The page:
Service members are increasingly vulnerable to the collection and exploitation of their personally identifiable information (PII) via official U.S. Navy social media sites. Commands routinely post the full names, rates, locations, and hometowns of sailors to “share our Navy’s story.”1 However, modern data collection tools allow even unsophisticated actors to collect this information at scale and use it to pick sailors out of public databases. Commands must consider their social media posts from a data privacy perspective.
Official Accounts Expose PII
U.S. adversaries routinely collect and exploit PII posted on social media. In Operation Fox Hunt, for example, the People’s Republic of China mined social media data to locate and forcibly repatriate Chinese citizens living in the United States.2 Similarly, Russian intelligence officers scrape popular Ukrainian social media sites for PII to personalize propaganda, blackmail, and threats sent directly to the phones of soldiers on the front lines.3 A bad actor conceivably could use PII from Navy social media posts to dox or threaten the crew of a warship, for example, after a freedom of navigation operation in the South China Sea.4
Free online databases collect and store individuals’ email addresses, phone numbers, ages, street addresses, family members’ names, social media accounts, and employment history—all available with a simple name search. Identifying a specific individual among a sea of potential matches requires crossmatching known attributes—such as age or hometown—to those returned by a public database. By posting sailors’ identifying information online, command social media accounts make it easier to crossmatch the PII of a targeted sailor.
Official social media accounts are easier to find and exploit than individual accounts. To collect the PII a sailor self-discloses on social media, one would need to identify a group of sailors, find their social media accounts, access profiles set to “private,” and review countless posts for information deemed relevant. By contrast, official social media accounts appear in Google searches, rarely use privacy settings, archive old content, and often publish posts using a predictable format that is easy to scrape for PII.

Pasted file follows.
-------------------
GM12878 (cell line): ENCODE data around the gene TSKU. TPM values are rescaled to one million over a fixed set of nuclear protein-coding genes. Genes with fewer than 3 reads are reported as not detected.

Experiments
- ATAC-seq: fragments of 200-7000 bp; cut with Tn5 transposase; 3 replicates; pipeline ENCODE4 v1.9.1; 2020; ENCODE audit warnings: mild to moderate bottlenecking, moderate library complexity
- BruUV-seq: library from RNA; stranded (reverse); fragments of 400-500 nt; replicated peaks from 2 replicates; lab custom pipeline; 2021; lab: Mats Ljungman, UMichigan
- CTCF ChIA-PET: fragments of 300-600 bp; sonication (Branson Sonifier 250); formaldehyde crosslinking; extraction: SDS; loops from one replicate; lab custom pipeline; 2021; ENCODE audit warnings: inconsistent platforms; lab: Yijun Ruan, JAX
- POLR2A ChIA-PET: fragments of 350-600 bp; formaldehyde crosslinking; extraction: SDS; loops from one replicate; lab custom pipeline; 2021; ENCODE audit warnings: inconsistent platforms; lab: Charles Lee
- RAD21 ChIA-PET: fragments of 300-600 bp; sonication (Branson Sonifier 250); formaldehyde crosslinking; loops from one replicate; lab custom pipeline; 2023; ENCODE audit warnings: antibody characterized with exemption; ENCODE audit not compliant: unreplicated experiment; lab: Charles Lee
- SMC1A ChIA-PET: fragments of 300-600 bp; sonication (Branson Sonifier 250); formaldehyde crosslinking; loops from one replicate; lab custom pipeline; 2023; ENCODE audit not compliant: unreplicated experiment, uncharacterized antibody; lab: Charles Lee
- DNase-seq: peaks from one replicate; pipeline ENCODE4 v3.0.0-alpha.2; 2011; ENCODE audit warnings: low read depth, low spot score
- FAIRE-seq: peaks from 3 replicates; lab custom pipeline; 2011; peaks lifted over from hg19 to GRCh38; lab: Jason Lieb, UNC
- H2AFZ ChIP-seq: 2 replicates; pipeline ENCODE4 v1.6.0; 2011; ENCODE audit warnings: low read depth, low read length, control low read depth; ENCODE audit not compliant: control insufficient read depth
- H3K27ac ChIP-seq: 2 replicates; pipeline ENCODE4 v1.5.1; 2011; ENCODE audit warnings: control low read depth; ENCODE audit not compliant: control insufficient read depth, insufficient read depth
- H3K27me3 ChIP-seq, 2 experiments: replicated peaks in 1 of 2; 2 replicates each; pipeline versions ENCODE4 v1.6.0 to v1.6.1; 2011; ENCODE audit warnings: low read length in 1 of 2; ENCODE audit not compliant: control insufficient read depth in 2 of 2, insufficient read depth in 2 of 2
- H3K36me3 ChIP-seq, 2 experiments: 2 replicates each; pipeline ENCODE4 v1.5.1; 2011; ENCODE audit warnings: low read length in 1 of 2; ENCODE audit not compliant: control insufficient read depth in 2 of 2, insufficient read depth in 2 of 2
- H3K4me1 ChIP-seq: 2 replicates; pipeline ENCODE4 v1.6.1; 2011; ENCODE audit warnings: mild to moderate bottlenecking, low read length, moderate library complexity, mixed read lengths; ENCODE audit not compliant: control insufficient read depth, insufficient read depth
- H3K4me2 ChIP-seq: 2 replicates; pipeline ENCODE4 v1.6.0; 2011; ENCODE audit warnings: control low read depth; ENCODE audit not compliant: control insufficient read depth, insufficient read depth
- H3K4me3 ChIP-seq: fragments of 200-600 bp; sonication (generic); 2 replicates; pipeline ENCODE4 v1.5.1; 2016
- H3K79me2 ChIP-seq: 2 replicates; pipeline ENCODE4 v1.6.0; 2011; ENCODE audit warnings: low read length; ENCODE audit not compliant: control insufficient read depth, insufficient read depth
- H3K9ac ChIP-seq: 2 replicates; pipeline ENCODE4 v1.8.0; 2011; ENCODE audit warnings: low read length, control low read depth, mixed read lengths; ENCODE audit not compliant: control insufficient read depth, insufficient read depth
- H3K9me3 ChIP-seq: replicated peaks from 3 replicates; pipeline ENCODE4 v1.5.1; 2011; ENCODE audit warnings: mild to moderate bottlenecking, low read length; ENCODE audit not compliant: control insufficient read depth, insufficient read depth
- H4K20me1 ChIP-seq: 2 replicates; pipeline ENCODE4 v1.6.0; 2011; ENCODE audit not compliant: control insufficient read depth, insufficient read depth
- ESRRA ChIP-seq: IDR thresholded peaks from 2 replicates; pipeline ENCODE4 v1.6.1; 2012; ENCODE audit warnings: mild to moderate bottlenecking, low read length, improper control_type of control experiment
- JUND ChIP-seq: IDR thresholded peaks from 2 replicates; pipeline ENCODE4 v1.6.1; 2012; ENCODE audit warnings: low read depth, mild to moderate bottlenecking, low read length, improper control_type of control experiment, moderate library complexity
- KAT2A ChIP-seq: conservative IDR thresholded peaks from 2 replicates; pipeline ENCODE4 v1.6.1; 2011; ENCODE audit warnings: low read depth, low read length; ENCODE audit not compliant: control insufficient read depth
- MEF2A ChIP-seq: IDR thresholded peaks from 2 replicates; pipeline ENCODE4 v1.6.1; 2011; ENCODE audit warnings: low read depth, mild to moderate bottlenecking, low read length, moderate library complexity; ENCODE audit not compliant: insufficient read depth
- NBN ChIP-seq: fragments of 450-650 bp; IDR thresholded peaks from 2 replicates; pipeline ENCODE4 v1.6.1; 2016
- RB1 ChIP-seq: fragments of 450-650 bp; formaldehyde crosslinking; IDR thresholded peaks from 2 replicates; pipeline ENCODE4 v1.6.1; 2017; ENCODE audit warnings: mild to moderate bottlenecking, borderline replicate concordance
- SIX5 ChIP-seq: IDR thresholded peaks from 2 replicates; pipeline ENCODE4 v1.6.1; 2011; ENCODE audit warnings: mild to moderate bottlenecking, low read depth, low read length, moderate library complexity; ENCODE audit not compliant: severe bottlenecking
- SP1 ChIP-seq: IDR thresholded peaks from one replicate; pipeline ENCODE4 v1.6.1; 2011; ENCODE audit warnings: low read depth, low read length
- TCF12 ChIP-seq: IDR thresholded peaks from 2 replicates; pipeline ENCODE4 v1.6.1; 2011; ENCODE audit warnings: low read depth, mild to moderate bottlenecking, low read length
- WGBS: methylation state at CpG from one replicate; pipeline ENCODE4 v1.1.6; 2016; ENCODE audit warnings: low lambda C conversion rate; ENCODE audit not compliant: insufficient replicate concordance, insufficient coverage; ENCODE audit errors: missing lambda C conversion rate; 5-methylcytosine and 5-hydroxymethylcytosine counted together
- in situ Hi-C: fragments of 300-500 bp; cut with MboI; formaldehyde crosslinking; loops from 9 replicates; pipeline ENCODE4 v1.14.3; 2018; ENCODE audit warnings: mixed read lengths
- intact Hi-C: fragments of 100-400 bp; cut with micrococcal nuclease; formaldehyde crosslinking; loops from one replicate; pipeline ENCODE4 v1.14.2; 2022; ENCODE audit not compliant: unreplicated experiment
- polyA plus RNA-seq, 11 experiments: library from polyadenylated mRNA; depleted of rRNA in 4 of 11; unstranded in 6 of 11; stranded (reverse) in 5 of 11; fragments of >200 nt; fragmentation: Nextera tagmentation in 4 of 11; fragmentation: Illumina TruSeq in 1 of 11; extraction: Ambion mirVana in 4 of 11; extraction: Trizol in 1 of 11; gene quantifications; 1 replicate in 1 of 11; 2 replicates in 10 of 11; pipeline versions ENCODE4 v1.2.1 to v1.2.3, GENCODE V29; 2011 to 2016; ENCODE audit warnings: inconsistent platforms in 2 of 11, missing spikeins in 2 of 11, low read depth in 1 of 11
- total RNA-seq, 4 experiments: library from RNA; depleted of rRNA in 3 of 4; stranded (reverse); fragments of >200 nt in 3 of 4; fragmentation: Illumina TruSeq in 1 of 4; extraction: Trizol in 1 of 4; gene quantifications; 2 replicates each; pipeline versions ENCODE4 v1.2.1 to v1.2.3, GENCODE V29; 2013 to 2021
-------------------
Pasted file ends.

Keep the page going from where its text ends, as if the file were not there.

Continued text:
Furthermore, while a personal account may reveal the PII of a single sailor, the social media account of an aircraft carrier, for example, posts the identifying information of numerous crewmembers.
Update Security Practices
Commands should minimize the information used to identify sailors in public posts and delete old content. In data analytics, the “l-diversity” principle describes an industry data privacy standard that prevents the disclosure of characteristics either numerous or specific enough to identify an individual in an anonymized data set.5 The more information provided about a sailor, the easier it is to identify him or her in other public databases online. Providing only sailors’ ranks and first names in public posts, as the French Navy does, would limit the information available for crossmatching database search results.
Because few social media applications automatically delete old posts, official social media pages are repositories of data that can be scraped for PII. Commands should consider deleting old posts to limit the exposure of data.
Keeping pace with evolving information security threats does not require sweeping legislation or even a department-wide mandate. Public affairs officers and mass communications specialists can take simple steps to better protect their shipmates’ PII from collection and exploitation.
1. Navy Office of Information, U.S. Navy Social Media Handbook (March 2019), 5.
2. Caroline Delbert, “A Chinese Database Is Tracking American Nuclear Scientists and Military Officers,” Popular Mechanics, 28 October 2020; and Katrina Manson, “U.S. Charges Eight with Alleged Plot to Harass and Kidnap Chinese Citizens,” Financial Times, 28 October 2020.
3. Raphael Satter, “Ukraine Soldiers Bombarded by ‘Pinpoint Propaganda’ Texts,” Associated Press, 11 May 2017.
4. To “dox” is to publicly reveal the identity or private information of an individual or organization, usually for revenge, extortion, or other such reasons.
5. Ninghui Li, Tiancheng Li, and S. Venkatasubramanian, “t-Closeness: Privacy Beyond k-Anonymity and l-Diversity,” IEEE 23rd International Conference on Data Engineering, April 2007.